Global Conflict Mediation Proves Elusive for Trump
WASHINGTON - Since President Donald Trump announced an America First approach on foreign policy in his inaugural address in January 2017, critics have accused him of abandoning international norms and forsaking U.S. global leadership, while supporters say he has boldly taken on foreign policy challenges that his predecessors have failed, including defeating a global terrorists network and challenging a rising China.
“His America First agenda has secured the elimination of two most-wanted terrorists, Abu Bakr al-Baghdadi and Qassem Soleimani, the destruction of the ISIS caliphate, and sustained strong political and economic pressure on adversaries like Iran, Venezuela, and Russia,” Ken Farnaso, the Trump campaign’s deputy national press secretary, told VOA.
But, for a president who once promised to bring his “Art of the Deal” business savvy to settling foreign disputes, and has spent considerable diplomatic resources on them, Trump has yet to deliver in his efforts to mediate peace in conflict hot spots around the world -- from the Balkans to the Nile Basin.
Trump the mediator
Trump, the one-time New York real estate businessman and reality TV star, has inserted his administration in dispute negotiations, some of which began in his first year in office. He has more than once offered to mediate between India and Pakistan on the issue of Kashmir, which New Delhi has rejected. India has also rebuffed Trump’s offer to mediate its border feud with China.
In trying to mediate between Israel and the Palestinians, and Kosovo and Serbia, Trump picked up on efforts by past administrations. Other efforts at intervention, including getting involved in the feud over a hydroelectric dam between Egypt and Ethiopia, are entirely of his own making.
So far, none of these initiatives has borne agreements accepted by the disputing parties. Israel is on the brink of annexing about 30% of the West Bank which includes areas populated mainly by Palestinians. Meanwhile, Addis Ababa is allowing rain water to fill the Grand Ethiopia (GERD), angering Cairo officials who fear the massive hydropower dam will cut off their water supply.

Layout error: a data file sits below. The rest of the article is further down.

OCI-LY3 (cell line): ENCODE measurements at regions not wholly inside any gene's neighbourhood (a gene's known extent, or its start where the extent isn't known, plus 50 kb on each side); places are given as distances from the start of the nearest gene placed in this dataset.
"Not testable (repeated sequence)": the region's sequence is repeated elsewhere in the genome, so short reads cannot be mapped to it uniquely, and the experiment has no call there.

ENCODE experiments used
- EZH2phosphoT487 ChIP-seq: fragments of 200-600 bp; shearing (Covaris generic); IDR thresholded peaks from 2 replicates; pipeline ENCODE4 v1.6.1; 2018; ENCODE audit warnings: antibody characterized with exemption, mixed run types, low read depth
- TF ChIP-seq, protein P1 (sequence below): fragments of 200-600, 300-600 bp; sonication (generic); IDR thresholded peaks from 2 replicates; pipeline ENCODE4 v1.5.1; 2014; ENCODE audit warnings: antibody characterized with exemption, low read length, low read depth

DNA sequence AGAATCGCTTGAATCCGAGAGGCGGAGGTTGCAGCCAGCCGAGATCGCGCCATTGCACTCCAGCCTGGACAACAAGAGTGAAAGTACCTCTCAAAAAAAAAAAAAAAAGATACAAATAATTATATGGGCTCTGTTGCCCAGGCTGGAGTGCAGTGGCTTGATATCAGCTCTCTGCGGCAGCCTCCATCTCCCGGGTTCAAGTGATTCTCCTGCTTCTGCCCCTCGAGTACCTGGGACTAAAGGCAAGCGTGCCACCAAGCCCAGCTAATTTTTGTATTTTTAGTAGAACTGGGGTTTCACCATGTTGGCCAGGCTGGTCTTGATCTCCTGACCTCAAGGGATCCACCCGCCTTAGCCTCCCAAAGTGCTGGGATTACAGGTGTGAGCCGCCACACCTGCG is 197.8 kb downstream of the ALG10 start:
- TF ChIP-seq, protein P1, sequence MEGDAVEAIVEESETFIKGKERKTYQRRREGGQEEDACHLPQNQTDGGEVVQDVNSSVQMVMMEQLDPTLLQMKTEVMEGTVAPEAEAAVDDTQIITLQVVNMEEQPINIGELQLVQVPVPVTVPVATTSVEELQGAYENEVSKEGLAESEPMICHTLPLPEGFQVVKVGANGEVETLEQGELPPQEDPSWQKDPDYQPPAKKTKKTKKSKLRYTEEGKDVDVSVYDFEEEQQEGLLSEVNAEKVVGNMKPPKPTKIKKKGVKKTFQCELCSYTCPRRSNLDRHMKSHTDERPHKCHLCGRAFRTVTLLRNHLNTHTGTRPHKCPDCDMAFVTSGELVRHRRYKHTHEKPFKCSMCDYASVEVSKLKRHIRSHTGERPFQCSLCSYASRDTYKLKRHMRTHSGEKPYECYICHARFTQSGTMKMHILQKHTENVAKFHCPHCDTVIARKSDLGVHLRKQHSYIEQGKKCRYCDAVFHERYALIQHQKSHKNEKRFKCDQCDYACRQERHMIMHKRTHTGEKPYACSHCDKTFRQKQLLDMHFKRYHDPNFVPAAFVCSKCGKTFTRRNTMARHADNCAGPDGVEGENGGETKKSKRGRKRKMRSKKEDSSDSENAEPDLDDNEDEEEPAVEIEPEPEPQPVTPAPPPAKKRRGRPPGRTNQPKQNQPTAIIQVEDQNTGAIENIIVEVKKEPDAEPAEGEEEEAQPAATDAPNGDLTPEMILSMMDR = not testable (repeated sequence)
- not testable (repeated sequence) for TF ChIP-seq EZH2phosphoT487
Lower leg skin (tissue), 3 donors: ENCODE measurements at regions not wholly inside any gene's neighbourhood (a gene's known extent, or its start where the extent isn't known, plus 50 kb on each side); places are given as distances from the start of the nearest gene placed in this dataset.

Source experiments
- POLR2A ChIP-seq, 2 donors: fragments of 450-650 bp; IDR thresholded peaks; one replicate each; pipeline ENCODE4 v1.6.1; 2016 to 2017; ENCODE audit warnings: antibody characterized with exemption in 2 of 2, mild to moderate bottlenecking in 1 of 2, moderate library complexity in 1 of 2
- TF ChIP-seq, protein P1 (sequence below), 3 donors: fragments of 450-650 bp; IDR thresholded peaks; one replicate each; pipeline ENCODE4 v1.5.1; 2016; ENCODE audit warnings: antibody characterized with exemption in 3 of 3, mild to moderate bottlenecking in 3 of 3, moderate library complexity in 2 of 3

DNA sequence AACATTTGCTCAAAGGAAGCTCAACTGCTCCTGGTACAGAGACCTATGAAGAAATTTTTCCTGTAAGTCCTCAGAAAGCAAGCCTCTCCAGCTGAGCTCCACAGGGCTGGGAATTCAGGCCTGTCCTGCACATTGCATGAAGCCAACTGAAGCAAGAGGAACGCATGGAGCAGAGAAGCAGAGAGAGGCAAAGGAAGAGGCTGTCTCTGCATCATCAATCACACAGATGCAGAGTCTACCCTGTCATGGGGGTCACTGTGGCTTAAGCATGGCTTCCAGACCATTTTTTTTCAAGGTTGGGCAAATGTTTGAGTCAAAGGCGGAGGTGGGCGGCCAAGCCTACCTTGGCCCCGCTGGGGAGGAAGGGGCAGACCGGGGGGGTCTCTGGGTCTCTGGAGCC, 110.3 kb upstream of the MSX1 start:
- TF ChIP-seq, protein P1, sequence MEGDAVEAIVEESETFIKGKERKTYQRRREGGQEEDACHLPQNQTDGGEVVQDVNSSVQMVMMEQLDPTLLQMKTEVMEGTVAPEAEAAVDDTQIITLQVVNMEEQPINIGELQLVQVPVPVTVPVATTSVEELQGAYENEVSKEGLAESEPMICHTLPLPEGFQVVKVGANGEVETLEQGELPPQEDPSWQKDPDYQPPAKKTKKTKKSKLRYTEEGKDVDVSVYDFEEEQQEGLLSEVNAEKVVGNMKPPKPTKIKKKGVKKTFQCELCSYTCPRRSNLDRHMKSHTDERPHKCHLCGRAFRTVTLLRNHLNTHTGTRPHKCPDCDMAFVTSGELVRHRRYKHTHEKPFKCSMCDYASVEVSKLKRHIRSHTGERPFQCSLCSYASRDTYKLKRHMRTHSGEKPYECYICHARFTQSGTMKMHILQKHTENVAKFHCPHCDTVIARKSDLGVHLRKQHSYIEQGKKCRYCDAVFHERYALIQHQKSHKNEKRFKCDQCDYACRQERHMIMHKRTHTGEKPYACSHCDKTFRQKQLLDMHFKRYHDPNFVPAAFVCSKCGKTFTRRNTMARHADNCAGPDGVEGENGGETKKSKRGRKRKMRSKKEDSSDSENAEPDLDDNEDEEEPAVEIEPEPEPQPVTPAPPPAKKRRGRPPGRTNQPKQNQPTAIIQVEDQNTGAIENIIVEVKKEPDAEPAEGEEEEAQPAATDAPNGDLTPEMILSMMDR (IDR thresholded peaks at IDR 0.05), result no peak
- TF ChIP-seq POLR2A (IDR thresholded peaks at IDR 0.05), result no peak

Meanwhile, the June 27 Washington summit between the leaders of Kosovo and Serbia -- once envisioned to be a triumphant opportunity to show that the Trump administration can supplant the European Union in brokering a final peace deal between two Balkan countries who went to war in the late 1990s -- was abruptly canceled days before the event after Kosovo announced its president was indicted on war crimes. The indictment against Hashim Thaci was filed by the country's prosecutor's office in April, and announced as Thaci was already on his way to the Washington summit.
These lesser-known Trump administration mediation efforts have added to an already sizable list of negotiations currently at an impasse, including with North Korea, China and the Taliban in Afghanistan.
Analysts say the president’s bid to facilitate resolution of these long-running disputes have stalled partly because he is not seen as an honest broker attempting to placate both sides in sensitive talks.
This is most apparent in the administration’s Middle East peace plan led by Trump’s son-in-law and adviser, Jared Kushner, that was released in January 2020. The plan was drawn up without any Palestinian involvement and its leaders have rejected it. Critics say negotiations had a distinctive pro-Israel tilt from the start.
A negotiation is a conversation between two equal parties, said Halah Ahmad, a policy analyst with Al-Shabaka, a transnational Palestinian think tank, in an interview with VOA. “The Palestinians have not been brought to the table as an equal party in negotiations with the Trump administration, and the stipulations of the administration really cast aside international consensus and decades of U.S. foreign policy.”